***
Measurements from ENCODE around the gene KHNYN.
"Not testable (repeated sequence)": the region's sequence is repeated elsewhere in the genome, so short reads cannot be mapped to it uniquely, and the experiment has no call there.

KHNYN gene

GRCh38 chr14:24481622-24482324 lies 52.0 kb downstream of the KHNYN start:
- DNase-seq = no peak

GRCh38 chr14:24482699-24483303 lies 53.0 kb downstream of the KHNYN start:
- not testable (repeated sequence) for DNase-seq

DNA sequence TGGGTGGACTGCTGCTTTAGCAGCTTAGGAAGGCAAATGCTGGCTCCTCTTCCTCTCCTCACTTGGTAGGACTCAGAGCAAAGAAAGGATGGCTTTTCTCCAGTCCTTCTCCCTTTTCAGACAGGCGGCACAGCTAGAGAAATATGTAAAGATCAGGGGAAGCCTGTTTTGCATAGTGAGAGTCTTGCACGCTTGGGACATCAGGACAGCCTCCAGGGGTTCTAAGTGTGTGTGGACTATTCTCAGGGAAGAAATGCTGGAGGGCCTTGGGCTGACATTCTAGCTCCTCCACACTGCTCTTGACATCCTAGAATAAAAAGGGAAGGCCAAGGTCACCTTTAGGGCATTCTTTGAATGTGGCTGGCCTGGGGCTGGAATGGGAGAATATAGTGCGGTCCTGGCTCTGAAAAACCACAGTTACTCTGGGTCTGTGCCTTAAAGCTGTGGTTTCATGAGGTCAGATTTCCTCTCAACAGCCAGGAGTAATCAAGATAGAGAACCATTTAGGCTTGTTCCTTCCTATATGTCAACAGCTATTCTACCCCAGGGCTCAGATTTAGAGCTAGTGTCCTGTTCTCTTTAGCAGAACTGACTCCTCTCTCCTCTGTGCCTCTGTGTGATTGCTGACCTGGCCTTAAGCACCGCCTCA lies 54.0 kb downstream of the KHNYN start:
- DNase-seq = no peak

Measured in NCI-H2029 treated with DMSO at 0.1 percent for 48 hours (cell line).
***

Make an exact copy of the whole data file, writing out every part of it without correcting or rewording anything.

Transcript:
Measurements from ENCODE around the gene KHNYN.
"Not testable (repeated sequence)": the region's sequence is repeated elsewhere in the genome, so short reads cannot be mapped to it uniquely, and the experiment has no call there.

KHNYN gene

GRCh38 chr14:24481622-24482324 lies 52.0 kb downstream of the KHNYN start:
- DNase-seq = no peak

GRCh38 chr14:24482699-24483303 lies 53.0 kb downstream of the KHNYN start:
- not testable (repeated sequence) for DNase-seq

DNA sequence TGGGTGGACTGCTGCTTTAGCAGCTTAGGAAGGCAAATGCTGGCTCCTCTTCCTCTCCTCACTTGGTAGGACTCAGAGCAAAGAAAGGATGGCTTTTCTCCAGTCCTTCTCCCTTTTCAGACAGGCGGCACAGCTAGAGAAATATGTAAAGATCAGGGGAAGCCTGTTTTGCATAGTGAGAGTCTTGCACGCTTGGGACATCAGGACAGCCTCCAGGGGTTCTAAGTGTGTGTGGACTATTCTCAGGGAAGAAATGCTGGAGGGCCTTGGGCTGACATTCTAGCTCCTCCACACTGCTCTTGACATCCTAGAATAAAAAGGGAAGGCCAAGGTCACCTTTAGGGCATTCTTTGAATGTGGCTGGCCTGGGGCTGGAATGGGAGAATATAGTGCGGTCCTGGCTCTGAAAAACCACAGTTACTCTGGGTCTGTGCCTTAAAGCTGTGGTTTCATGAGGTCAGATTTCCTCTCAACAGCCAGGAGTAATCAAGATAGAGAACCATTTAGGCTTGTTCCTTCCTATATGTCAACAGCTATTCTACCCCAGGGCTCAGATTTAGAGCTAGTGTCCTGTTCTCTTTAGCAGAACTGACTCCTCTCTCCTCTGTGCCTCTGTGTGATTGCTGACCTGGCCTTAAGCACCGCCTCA lies 54.0 kb downstream of the KHNYN start:
- DNase-seq = no peak

Measured in NCI-H2029 treated with DMSO at 0.1 percent for 48 hours (cell line).